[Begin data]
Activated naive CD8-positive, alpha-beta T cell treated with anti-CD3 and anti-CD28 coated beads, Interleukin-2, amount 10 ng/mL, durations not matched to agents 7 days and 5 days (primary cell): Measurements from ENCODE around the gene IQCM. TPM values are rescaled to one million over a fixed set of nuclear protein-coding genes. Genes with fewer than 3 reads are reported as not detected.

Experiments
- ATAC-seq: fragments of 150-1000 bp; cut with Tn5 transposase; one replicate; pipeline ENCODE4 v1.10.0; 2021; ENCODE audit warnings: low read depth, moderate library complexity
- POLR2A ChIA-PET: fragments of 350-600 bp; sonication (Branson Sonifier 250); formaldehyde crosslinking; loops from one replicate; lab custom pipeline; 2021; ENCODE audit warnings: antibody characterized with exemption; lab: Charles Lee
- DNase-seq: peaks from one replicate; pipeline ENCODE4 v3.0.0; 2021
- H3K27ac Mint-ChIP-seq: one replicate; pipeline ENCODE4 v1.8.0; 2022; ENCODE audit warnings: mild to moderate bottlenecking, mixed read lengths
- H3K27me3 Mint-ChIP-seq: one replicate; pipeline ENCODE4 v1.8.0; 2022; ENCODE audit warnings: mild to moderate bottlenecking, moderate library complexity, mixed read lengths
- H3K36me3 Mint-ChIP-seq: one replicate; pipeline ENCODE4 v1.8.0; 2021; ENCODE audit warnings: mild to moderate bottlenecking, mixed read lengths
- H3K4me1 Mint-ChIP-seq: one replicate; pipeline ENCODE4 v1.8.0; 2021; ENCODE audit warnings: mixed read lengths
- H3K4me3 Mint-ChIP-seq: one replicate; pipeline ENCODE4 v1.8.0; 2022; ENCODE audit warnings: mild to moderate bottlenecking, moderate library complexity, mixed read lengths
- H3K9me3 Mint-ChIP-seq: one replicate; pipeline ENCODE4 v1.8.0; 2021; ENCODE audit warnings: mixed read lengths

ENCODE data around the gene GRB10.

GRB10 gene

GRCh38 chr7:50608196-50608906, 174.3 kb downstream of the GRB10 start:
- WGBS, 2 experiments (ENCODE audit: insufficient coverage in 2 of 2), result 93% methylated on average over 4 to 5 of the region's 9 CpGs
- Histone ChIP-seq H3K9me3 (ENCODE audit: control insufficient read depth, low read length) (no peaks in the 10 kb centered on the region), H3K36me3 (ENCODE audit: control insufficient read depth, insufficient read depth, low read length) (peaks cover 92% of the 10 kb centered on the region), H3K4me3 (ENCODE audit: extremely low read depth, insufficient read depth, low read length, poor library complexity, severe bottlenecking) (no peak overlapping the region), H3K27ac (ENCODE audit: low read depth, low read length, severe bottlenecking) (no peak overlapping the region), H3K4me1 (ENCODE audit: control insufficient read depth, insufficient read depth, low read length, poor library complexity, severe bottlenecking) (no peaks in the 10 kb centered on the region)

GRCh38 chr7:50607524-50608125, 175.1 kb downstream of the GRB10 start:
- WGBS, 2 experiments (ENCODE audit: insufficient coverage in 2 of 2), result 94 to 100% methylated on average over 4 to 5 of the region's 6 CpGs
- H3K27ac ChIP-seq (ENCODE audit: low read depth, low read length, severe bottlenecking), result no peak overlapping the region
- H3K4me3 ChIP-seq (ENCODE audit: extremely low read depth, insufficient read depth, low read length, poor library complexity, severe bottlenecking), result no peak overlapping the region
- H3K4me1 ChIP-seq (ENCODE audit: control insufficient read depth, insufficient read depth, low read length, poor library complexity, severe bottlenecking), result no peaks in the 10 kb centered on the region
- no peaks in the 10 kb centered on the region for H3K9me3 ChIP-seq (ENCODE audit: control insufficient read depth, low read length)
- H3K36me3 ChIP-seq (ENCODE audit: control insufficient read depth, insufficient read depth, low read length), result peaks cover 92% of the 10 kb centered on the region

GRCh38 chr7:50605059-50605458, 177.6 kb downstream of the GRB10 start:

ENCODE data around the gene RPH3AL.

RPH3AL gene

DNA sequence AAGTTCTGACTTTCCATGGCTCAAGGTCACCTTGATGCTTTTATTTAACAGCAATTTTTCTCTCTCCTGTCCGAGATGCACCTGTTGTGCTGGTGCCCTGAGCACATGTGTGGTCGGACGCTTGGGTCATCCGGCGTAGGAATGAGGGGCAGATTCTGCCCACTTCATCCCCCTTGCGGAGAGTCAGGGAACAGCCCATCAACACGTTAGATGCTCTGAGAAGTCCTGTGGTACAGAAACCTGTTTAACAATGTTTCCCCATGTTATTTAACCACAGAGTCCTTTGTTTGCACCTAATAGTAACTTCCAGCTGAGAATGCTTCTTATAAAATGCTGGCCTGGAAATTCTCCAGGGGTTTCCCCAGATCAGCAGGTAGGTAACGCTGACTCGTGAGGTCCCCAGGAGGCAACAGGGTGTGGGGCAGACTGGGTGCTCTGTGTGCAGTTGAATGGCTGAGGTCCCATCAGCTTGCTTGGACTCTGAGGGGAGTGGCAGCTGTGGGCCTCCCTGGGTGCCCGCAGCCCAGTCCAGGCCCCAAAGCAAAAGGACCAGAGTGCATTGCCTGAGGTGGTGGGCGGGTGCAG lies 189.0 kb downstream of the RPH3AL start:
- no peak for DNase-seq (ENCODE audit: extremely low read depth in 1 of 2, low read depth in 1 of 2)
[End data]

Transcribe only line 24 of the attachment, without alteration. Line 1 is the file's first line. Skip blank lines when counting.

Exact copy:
GRCh38 chr7:50605059-50605458, 177.6 kb downstream of the GRB10 start: